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What we can learn from birds about parenting

It is common knowledge that many birds share parenting duties. It may come as a surprise, however, how the daily workload is divided in some species. A new study provides evidence that certain birds have mastered the art of negotiation. When one parent is weak or tired, the other takes over. Researchers developed a study on Common Murres to get more insight into this parental arrangement among birds.

Linda Takahashi, Anne Storey, and Carolyn Walsh of Newfoundland’s Memorial University teamed up with Sabina Wilhelm of the Canadian Wildlife Service to study the cooperation between Common Murres.

“We had been doing murre field work for years in Witless Bay studying reproductive and parental behavior, and we became intrigued with the variation that we saw among pairs in their nest relief behaviors,” says Walsh. “Some nest reliefs were short and businesslike, while other nest reliefs seemed to involve a lot of interaction between the mates, and it took a long time for the mates to exchange brooding duty.”

In the summer of 2009, the researchers set up on an island off the coast of Newfoundland to observe 16 pairs of Common Murres with chicks. They recorded the birds’ interactions at the nest and captured them to assess their body weight.

The study, published in The Auk: Ornithological Advances, revealed the murres prolonged the process of switching duties when one of the partners displayed low body mass. These intelligent birds took advantage of this time to update each other on how they were doing. The weaker partner conveyed a lack of energy to leave the nest. As a result, the stronger parent took on the tiresome task of hunting for food. In some cases, a murre returning empty-handed from gathering food was relieved of duty despite an unsuccessful trip.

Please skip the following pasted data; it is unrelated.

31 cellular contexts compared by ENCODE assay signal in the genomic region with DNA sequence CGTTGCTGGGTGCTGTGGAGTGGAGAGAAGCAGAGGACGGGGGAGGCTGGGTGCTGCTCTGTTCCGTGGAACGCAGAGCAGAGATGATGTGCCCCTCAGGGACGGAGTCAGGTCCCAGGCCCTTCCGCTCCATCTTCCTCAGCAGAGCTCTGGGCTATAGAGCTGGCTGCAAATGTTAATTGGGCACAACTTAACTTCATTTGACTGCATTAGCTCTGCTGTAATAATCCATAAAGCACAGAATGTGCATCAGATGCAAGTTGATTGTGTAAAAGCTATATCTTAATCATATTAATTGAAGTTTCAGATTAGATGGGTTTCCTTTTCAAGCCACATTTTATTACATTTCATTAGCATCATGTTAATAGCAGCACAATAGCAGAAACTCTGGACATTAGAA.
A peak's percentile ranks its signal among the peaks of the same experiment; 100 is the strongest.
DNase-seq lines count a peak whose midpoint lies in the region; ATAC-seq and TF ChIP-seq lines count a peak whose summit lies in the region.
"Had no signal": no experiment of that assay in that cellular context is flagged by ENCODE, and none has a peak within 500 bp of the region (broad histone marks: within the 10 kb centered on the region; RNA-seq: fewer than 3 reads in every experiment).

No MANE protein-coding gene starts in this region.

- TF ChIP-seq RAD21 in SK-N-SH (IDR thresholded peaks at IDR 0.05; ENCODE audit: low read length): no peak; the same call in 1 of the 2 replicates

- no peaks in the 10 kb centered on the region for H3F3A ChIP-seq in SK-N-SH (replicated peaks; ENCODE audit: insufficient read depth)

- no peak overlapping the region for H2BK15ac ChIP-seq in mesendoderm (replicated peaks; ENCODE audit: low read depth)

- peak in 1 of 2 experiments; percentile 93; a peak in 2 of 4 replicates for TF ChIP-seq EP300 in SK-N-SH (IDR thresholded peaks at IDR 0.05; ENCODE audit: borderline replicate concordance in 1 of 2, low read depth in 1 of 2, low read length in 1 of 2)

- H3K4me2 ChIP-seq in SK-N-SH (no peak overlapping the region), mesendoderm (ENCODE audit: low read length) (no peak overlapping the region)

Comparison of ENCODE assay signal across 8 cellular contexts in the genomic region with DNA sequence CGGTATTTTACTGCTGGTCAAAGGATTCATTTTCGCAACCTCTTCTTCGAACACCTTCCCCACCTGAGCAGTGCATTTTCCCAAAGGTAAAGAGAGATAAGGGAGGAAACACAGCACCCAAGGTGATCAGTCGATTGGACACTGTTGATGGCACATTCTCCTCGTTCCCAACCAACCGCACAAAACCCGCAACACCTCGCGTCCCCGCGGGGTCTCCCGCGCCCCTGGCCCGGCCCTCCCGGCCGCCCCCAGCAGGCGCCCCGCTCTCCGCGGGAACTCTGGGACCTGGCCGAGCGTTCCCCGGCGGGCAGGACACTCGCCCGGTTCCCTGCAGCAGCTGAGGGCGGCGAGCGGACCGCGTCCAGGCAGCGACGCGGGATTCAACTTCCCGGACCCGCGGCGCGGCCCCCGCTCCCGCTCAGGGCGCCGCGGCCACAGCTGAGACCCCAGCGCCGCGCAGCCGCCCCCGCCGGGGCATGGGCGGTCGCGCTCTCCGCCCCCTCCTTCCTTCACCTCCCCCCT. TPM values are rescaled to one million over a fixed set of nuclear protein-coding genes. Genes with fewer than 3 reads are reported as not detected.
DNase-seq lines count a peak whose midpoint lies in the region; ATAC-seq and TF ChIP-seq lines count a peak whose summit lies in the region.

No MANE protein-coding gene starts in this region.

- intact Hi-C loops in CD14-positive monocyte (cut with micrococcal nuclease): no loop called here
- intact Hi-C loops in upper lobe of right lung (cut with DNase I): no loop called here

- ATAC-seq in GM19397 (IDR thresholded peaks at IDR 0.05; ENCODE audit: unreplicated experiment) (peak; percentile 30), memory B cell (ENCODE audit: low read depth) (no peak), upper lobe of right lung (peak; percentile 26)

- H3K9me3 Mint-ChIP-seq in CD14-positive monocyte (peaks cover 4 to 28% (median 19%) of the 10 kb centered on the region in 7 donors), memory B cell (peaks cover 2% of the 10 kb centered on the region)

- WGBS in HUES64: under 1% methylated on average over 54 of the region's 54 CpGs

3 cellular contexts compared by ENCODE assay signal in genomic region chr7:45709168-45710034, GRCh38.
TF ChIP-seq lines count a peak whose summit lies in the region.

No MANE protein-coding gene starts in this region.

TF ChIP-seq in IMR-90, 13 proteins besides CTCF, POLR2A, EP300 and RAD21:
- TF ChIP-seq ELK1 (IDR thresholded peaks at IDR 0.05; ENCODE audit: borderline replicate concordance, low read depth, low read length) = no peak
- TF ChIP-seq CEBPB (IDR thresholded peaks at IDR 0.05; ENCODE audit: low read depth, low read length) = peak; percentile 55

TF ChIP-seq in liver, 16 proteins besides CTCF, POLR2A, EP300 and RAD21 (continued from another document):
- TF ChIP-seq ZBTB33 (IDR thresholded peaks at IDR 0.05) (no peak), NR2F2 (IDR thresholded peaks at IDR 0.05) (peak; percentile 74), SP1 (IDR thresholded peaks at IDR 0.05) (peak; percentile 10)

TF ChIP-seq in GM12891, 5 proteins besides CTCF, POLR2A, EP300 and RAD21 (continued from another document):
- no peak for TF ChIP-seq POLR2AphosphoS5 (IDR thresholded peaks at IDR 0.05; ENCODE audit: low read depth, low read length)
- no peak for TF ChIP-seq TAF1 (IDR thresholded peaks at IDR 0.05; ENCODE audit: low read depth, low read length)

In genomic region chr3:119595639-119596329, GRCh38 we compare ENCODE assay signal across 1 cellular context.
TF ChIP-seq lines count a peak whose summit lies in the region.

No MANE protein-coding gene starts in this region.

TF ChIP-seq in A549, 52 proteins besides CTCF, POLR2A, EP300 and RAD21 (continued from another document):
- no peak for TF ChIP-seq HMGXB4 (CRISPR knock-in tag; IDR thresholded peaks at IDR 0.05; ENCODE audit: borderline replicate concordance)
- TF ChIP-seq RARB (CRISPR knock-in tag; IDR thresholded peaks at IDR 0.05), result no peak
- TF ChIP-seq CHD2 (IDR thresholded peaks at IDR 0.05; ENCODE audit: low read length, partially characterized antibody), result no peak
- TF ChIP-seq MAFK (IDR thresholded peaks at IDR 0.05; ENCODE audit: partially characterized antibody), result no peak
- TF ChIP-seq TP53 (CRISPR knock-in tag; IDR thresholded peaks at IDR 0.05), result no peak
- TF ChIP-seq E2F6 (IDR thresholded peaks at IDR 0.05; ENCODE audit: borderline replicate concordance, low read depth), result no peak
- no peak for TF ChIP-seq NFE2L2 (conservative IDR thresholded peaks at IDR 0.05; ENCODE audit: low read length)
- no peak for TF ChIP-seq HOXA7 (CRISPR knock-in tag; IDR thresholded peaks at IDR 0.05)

Tony Gaston is a seabird researcher for Environment Canada. He explained,”The roles of avian pair members have been much studied in terms of energy investment and food delivery, but we are accustomed to thinking of these problems in terms of evolutionary tradeoffs. The ways in which contributions are actually negotiated within individual pairs has, until recently, been largely overlooked.”

According to Gaston, the findings of this study will lead to further research on the communication and breeding behaviors of various species of birds.

By Chrissy Sexton,

Source: Newfoundland’s Memorial University

Photo Credit: L. Takahashi

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